"Our Integrated Strategic Management Approach involving the Justice, Crime Prevention and Security Cluster Departments and a number of State Agencies, namely the Departments of Defence, Environmental Affairs, Justice, Constitutional Development and Correctional Services, the South African Police Service (SAPS), Ministry of State Security and its Agency, South African National Parks (SANParks), the South African Revenue Service (SARS), as well as provincial conservation authorities," says Molewa.
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Molewa says that the implementation plan for the Integrated Strategic Management of Rhinoceros "as well as the outcomes of the report of the Committee of Inquiry (CoI), were refined during a month-long Rhino Laboratory held last year."
Role-players in the Rhino Lab include many government departments, with "support from important stakeholders in business, civil society, as well as representatives from communities", says the DEA.
The outcomes of the Rhino Lab are aligned with key areas:
- Law enforcement (anti-poaching and anti-trafficking) – with significant improvements in intelligence capabilities, a full value chain approach of illicit networks (led by SAPS), and ramp-up of Province anti-poaching capacities.
- Demand Management - with a detailed view on data required to inform policy and actionable initiatives.
- Management of rhino populations – outlining processes to develop and share best practices to optimise birth rates.
- Community Empowerment - to increase economic participation for communities adjacent to parks.
- Responsive Legislation
- Plans for incentives to stakeholders and improve stockpile management
The roll-out of the initiatives has a time frame through to 2022, but Molewa ways "a number of ‘quick wins’ have been identified for implementation that will yield results within a year".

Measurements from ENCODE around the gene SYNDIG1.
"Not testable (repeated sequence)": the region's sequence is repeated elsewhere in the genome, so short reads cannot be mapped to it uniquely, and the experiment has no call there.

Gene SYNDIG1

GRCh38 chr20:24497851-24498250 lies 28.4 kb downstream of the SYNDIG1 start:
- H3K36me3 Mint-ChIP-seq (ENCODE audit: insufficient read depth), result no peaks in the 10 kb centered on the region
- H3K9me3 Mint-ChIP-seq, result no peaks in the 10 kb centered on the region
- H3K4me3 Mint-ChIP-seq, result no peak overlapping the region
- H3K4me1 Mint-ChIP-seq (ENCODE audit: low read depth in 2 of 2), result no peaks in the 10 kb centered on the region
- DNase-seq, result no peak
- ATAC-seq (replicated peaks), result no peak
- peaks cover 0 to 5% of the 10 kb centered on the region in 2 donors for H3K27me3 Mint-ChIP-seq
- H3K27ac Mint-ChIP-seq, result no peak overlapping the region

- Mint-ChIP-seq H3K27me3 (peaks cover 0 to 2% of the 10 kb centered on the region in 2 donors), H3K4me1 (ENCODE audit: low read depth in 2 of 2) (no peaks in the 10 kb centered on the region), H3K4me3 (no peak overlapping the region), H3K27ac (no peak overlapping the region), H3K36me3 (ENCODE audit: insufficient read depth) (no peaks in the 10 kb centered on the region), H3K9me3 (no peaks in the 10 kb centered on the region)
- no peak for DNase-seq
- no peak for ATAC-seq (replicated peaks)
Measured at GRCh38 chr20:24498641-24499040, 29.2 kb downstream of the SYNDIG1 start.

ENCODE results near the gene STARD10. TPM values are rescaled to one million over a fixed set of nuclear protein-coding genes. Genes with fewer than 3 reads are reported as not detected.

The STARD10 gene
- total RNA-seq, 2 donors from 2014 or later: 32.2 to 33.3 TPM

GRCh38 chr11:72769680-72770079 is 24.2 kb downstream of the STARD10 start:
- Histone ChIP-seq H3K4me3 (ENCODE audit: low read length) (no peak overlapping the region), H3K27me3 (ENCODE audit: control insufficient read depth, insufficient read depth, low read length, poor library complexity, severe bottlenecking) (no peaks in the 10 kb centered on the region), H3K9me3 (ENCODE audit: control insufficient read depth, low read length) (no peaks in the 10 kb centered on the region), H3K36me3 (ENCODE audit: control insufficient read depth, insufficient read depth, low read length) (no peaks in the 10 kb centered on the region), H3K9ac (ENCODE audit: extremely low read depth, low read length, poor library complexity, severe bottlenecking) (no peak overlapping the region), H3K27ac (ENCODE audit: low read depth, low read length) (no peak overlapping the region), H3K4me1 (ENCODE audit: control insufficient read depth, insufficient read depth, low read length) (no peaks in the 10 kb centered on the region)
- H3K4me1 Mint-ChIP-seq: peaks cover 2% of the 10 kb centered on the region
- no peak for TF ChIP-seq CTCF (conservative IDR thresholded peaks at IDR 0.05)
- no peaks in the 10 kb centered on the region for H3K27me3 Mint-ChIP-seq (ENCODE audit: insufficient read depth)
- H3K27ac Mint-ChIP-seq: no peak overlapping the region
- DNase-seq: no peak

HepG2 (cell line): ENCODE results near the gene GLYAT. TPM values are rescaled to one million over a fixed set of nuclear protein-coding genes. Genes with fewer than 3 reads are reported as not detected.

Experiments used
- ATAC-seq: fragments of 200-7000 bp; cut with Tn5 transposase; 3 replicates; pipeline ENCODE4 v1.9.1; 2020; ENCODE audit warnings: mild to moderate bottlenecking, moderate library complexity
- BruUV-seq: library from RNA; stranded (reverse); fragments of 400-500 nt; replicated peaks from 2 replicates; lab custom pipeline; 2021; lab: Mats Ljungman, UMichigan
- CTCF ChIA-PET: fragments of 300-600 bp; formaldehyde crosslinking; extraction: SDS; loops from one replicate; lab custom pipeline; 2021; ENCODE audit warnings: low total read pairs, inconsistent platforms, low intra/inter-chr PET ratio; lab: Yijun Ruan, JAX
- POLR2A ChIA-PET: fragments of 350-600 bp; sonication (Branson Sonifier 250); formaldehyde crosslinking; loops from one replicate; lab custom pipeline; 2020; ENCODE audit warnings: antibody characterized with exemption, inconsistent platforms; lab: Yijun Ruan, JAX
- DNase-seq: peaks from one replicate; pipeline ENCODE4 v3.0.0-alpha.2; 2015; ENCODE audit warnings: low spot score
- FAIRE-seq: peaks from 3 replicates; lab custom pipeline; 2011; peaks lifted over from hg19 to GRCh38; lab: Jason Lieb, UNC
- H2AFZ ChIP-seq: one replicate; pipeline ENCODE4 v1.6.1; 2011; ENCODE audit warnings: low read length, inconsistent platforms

"A Community rhino ambassadors programme is being rolled-out and the Anti-Poaching Unit (APU) ranger training curriculum is being finalised," she says, adding that the "Rhino Conservation Lab initiatives will be implemented by a broad group of identified stakeholders and tracked within the context of the Biodiversity Lab Delivery Unit".
Campaign against poaching
DEA, together with the South African Police Service (SAPS), Departments of Defence (DoD) Justice and Constitutional Development (DOJCD) and the State Security Agency (SSA), lead the campaign against rhino poaching.
"Our provincial conservation authorities and SANParks ensure the execution of plans inside our provincial and national Parks, and I would like to salute them, especially our Ranger Corps. They are our men and women on the frontline, keeping our precious natural resources safe," says Molewa.
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She says that almost the entire Ranger Corps have been converted to anti-poaching units. "They are well trained and supported by canine units, small air wings, and relevant technology," she adds.
Molewa explains that "tactical information management ensures the intelligent deployment of these units" and that this approach is also being followed by private rhino owners.
DEA is also looking at using new technological interventions to combat poaching. Molewa says "the latest breakthrough being our home-grown mobile radar system which has the ability to cover hundreds of square kilometres to ensure early warning and assist with the night engagement of poacher groups".